Consumers in the United States and Europe were alarmed to hear two stories about mislabeled food last week. In Ireland and the United Kingdom, an Irish government investigation found high levels of horsemeat and pork in ground beef at the Tesco supermarket chain. Meanwhile, in the United States, This American Life ran an urban legend-esque segment claiming that “imitation calamari” is really made from pig rectum.
So how do regulators and consumer groups figure out what is really being sold at restaurants and markets? The Food and Drug Administration (FDA) in the United States, a host of local regulatory agencies, corporations, and consumer advocates all rely on a small subculture of food forensic scientists: Researchers who use investigative tools to determine that “organic"-labeled fruits are really organic, that your ground beef is really ground beef, and that high-end olive oils isn't being adulterated with cheap soybean oil.
In the United States, the FDA's Center for Food Safety and Applied Nutrition operates research centers nationwide to ensure the safety of the food supply. Much of this work includes testing products sold in stores to determine they are what they say they are. To give just one example, coffee is commonly adulterated: Due to recent changes in commodity prices, roasters now routinely swap out lower-grade Robusta beans for more expensive Arabica. Although this is legal for blended coffees, regulators and auditors often want to ensure Robusta beans aren't sold in all-Arabica blends. Food manufacturers are also among the groups shelling out cash for product testing; many brands live in fear of lost sales from a food safety or labeling scandal.
For food scientists, this means careful analysis. Both varieties of beans contain different ratios of the two primary compounds in coffee—caffeine and chlorogenic acid—and local varieties have even more particular markers. Figuring out a coffee's origin takes work, but is possible given enough of a cash and time investment. Particular coffee varieties can be traced using, of all things, DNA-based analysis. The type of analysis used to determine a coffee's origin, polymerase chain origin (PCO) analysis, is also commonly used in murder investigations and paternity testing.
One common task in food forensics is determining the origins of fish sold in sushi restaurants and seafood markets. In December, a report from activist organization Oceana claimed that seafood sold in New York is routinely mislabeled. According to Oceana, 39% of the seafood samples they encountered were mislabeled. The statistics are particularly bad for sushi bars: Every single one of the 16 sushi restaurants the organization's investigators visited—no matter what the restaurant's prices or the neighborhood they are in—mislabeled fish and seafood sold to customers. Oceana selected the restaurants primarily on the basis of strong Yelp reviews.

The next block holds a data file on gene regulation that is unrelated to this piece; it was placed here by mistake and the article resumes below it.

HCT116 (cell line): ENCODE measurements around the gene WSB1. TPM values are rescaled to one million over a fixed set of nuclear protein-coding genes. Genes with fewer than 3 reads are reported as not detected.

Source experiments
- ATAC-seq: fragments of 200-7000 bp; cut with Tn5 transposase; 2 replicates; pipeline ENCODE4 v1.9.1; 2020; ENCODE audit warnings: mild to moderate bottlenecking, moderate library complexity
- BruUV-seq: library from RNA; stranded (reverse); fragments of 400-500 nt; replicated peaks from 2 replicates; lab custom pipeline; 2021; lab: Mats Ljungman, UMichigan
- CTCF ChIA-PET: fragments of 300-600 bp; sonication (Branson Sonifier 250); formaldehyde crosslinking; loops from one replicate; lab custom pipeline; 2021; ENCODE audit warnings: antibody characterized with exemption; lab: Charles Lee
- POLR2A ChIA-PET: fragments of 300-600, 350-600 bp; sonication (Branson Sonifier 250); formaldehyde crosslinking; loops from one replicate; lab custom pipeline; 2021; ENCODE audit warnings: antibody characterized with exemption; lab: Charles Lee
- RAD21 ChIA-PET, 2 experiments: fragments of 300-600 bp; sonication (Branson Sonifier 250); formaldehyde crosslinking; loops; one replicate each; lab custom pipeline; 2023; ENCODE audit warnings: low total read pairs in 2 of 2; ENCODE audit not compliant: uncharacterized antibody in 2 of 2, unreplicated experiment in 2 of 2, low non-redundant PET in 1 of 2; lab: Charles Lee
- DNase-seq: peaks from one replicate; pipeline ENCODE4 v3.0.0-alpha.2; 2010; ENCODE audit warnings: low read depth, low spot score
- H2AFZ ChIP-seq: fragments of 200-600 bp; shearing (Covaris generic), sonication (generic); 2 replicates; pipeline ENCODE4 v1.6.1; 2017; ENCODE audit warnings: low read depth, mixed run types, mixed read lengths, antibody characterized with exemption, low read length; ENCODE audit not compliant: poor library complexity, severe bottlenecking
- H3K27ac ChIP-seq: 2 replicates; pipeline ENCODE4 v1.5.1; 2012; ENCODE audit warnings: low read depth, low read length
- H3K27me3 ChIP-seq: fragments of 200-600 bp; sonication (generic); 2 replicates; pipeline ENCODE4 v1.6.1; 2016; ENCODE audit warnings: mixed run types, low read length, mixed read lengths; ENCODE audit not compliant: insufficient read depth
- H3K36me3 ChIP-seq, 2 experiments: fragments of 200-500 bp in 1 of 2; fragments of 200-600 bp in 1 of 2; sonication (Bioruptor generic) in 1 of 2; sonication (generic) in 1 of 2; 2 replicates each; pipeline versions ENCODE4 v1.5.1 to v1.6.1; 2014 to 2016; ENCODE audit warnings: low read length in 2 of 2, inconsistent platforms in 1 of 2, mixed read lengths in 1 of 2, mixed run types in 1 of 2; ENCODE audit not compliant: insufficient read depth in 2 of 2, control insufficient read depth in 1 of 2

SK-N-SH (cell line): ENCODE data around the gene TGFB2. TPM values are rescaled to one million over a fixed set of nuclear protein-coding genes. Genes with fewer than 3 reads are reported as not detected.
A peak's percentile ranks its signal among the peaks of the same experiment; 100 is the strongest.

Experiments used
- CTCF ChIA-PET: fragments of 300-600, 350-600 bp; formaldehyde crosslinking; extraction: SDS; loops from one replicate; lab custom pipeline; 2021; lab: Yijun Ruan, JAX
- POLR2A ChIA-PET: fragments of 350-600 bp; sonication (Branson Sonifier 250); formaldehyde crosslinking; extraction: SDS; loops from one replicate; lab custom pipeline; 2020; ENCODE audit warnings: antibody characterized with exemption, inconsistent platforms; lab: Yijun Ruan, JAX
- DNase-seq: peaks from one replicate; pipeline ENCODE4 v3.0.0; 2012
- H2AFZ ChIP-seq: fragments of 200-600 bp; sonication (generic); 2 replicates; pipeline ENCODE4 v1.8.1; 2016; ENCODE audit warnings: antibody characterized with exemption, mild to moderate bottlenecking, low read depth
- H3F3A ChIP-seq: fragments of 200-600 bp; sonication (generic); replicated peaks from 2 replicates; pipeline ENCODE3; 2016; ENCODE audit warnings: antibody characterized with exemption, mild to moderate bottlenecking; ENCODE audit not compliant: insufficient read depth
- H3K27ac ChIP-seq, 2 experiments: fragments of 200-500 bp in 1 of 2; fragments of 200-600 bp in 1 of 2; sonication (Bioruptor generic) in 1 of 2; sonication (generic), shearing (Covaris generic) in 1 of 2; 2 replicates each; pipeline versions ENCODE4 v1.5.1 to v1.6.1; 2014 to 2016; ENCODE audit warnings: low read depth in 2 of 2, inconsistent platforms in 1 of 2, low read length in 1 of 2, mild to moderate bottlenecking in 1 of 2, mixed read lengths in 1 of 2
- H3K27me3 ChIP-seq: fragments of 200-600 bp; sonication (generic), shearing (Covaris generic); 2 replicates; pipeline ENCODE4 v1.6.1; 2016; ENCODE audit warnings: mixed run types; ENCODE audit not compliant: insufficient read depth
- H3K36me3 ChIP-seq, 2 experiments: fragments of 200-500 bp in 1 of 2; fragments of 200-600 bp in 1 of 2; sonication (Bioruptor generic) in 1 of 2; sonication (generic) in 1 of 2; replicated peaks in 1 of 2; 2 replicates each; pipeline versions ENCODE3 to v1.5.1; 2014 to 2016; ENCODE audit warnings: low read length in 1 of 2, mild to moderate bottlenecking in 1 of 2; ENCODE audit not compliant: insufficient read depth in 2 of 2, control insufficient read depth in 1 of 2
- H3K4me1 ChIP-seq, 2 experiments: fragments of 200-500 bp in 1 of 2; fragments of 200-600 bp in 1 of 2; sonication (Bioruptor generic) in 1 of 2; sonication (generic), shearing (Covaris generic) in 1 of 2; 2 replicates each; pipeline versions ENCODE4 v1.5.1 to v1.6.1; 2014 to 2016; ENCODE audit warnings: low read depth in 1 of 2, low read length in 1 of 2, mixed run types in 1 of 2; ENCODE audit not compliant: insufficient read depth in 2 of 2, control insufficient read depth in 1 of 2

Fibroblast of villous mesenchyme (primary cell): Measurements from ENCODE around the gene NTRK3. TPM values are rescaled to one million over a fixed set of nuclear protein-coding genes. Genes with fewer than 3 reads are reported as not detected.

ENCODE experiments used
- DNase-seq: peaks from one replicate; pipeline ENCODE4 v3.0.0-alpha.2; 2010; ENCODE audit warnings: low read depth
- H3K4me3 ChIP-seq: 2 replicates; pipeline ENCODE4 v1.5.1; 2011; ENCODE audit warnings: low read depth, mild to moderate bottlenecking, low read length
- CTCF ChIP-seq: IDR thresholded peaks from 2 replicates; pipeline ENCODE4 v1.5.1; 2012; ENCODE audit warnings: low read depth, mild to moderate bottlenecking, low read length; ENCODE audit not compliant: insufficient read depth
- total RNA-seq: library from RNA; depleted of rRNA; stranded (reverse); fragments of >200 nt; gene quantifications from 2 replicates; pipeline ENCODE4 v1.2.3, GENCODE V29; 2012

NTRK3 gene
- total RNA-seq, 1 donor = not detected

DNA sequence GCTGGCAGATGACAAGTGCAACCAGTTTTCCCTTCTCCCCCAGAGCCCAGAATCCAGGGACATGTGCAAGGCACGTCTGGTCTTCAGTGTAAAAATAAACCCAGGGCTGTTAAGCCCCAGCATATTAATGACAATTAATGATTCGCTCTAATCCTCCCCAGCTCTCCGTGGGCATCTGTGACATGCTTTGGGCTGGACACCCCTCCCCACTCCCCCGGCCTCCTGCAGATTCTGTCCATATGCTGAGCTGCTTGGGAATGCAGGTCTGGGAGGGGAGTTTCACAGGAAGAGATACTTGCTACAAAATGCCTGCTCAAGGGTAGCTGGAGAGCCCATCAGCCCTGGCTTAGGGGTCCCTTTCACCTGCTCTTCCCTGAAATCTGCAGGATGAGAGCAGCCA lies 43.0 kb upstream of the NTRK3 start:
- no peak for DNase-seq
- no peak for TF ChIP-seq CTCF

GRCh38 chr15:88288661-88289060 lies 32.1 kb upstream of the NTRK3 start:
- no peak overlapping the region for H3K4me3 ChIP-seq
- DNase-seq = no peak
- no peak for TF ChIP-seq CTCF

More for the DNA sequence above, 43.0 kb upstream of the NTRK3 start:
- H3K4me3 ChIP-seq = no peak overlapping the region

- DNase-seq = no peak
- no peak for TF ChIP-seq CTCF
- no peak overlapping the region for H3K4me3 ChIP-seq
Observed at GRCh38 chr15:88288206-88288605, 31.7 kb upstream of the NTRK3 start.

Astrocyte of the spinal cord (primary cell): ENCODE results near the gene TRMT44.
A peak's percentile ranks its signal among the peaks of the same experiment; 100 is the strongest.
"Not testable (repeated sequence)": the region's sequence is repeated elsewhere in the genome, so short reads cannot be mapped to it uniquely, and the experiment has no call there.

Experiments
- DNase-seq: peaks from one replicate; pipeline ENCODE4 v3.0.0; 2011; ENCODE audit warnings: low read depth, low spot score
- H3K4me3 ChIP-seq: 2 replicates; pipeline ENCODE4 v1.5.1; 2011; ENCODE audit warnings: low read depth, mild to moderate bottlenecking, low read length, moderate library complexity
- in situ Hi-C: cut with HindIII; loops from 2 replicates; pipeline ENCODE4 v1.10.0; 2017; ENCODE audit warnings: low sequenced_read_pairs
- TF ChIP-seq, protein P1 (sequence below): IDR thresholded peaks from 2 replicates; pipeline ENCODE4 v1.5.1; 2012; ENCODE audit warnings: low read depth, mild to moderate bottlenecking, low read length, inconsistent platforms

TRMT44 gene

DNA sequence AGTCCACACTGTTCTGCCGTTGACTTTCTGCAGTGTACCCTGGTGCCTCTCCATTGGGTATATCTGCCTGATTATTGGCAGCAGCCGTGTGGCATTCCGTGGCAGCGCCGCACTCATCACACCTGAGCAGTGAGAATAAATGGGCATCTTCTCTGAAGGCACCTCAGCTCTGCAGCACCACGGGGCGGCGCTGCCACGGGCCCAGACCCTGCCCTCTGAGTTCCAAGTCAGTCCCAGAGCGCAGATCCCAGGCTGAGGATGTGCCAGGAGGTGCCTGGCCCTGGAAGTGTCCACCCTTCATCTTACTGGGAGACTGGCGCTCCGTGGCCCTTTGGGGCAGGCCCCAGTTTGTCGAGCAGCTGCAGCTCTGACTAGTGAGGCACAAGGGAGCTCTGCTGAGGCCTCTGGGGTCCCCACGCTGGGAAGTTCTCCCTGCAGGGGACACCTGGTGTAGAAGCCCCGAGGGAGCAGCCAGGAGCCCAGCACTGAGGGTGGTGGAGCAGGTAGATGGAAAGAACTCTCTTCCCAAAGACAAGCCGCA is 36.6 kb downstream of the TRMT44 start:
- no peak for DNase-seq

Unfortunately, the fraud at these restaurants wasn't as innocuous as passing processed fish off as scallops or selling tilapia to customers who ordered snapper. 94% of the “white tuna” sold at New York sushi bars really comes from another fish, called escolar. Escolar's name might sound innocuous enough, but, well... Alton Brown, a television chef who knows these things, calls escolar “laxative fish.” Escolar's high level of wax esters leads to intestinal cramping and diarrhea in many customers. Italy and Japan have both banned the sale of escolar, but seafood industry lobbyists in the United States have defeated attempts to restrict its sale domestically.
Researchers in Italy also used food forensics to track down counterfeit mozzarella distributors. In 2007, Italian researchers conducted DNA testing of mozzarella cheese. Buffalo milk mozzarella cheese is a European Union Protected Designation of Origin (PDO) product that commands a higher price point; a team at the University of Padua found widespread adulteration of retail buffalo milk mozzarella with ordinary cow mozzarella. This study led to a crackdown on cheese fraud—customers were paying higher prices for inferior cheese.
For researchers, regulators, activists, and corporations, the big challenge is the culinary supply chain. So many elements are involved in bringing food from the farm (or ocean, or plantation, or forest...) to table that, even if a company is honest, middlepersons have endless opportunities in warehouses and wholesalers to make a profit by adulterating the product. For customers, that means one thing: being careful about what to eat.
[Image: Flickr user Photosnormandie]